Students’ paths to future are more clear thanks to Stephanie Chipman

chipman

An advantage of a large university like MU is the number of resources available to students. In the College of Agriculture, Food and Natural Resource, one of its shining lights is the guidance provided by Stephanie Chipman, director of Career Services for the college.

“I’m very thankful for the example Stephanie sets as a leader in CAFNR Career Services,” said Whitney Kinne assistant director of Career Services. “I consider myself lucky to work on the same team helping CAFNR students.”

Chipman is a unique individual; she does her job because she simply loves to see the growth in a student.

“I never wanted to have a career where I made a lot of money, I wanted to have the opportunity to work with people,” Chipman said.

Chipman is a graduate of Drury University, where she received a bachelor’s degree in psychology and a master of arts in education. Throughout her professional career Chipman has held several positions from recruitment to advising and finally career services. Before coming to MU, she worked with Truman State and Drury University. CAFNR has been her professional home for the past 10 years.

Discovering the personality of Mizzou was a bit of a surprise for Chipman who said she wasn’t expecting to come to a large university and have such close interpersonal relationships, or to find that the University was committed to always doing right by its students and faculty.

“Mizzou has a culture of its own,” Chipman said.

Motivations for coming to the university vary for staff and faculty just as they do for students. Some have been bleeding black and gold since childhood, some come for the outstanding academic reputations of programs such as the  Journalism School, others because they found comfort within a department or were welcomed with open arms during a campus visit. As a faculty member, Chipman said work-life balance was critical when she decided to come to Mizzou.

As the mother of two adopted children, and one with special needs, Chipman said she is blessed to work in such a supportive environment.

“My family is religious, we say ‘thank you’ and view what we have been given as a gift,” Chipman said. “Having a child with special needs has given me patience and made me more understanding and compassionate, but I have never known any different.”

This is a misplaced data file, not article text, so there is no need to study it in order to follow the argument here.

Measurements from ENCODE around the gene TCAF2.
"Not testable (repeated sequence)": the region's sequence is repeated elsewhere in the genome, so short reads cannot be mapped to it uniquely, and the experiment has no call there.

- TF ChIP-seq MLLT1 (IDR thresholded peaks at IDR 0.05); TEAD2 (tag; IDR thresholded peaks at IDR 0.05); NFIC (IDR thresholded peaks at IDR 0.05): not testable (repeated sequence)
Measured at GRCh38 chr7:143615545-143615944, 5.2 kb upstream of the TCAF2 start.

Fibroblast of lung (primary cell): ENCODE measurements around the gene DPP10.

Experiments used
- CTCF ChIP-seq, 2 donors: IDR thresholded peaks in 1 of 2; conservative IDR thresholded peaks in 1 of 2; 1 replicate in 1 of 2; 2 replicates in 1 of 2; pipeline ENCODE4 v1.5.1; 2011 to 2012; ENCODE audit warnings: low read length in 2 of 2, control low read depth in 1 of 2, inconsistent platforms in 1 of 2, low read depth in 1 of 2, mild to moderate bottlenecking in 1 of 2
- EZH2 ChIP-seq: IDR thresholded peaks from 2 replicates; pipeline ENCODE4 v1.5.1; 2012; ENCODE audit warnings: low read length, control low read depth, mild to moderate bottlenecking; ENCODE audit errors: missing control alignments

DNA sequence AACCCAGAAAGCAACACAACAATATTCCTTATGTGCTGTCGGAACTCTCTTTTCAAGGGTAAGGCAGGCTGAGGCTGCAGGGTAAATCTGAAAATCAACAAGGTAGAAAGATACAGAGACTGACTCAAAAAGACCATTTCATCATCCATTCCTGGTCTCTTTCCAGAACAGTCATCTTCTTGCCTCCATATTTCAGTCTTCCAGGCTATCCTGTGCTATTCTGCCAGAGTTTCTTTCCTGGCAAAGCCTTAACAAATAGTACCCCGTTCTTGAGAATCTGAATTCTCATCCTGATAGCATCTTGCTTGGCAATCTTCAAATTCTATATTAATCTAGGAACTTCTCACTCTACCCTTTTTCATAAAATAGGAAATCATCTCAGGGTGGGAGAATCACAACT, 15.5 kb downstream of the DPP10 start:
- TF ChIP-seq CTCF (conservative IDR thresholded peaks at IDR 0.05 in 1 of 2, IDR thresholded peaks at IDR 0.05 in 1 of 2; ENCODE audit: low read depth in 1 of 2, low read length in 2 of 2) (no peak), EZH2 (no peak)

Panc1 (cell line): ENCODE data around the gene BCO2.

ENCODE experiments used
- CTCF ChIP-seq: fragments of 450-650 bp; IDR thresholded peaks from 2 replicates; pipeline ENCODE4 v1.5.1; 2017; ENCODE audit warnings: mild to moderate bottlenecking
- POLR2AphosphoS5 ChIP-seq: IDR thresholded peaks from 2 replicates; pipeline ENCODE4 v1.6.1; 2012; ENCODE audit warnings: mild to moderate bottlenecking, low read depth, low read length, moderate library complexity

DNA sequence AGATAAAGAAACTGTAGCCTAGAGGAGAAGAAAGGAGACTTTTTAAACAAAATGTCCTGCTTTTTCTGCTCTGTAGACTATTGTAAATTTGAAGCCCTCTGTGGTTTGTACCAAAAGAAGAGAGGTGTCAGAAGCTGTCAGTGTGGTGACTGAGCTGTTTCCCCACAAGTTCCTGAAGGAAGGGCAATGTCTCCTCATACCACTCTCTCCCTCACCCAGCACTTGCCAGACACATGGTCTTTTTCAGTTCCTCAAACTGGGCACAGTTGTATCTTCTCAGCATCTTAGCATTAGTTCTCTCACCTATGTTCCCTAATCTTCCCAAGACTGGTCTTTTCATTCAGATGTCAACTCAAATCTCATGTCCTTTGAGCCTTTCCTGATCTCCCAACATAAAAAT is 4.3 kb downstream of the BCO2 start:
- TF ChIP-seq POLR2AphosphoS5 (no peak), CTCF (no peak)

Kinne said that Chipman is a great person to work with; she is thoughtful, friendly and extremely helpful. She has a charismatic approach to working with students and employers that Kinne admires. Chipman works tirelessly to benefit CAFNR students, which is evident in the great ideas she shares with the Career Services team.

“Stephanie is extremely smart, innovative, and talented in the work she does, and she always finds a way to make that work fun,” Kinne said.

Career Services is a future-focused department, and as the director of that department, it is Chipman’s job to help undergraduate students decide where they want to go after graduation and what they can do at Mizzou to enhance the chances of success.

“Stephanie wants to see every student find their passion and succeed,” Miranda Coulson, sophomore animal sciences major, said. “She works really hard to get every student placed into their dream job.”

Seeing where students want to go in the future, where they end up and being able to interact with alumni are a few of the most rewarding parts of Chipman’s job.

“I take my job very seriously,” Chipman said. “It is my job to do the best I can for you.”

Our day-to-day experiences, failures and successes help us develop into the person we want to be and follow the path we feel is best. Chipman promotes the idea that successful people have positive attitudes and that we should initiate positive change.

“Approach every experience as though you could learn something, discover things that you wouldn’t normally find interest in, and find something you care about and go with it.”

Maggie Glidewell

About the Author Maggie Glidewell

I got my first glimpse of agriculture looking through the ears of my American Quarter Horse. I quickly learned there is much more to this industry than crops and cows. My name is Maggie Glidewell, no it’s not short for Margaret, and I am currently a senior majoring in agricultural education and leadership with emphasis areas in marketing and journalism. I hope to take the skills that I have learned at Mizzou and pursue a career in informal education and youth development, working to build up and shape the minds of the future of our industry.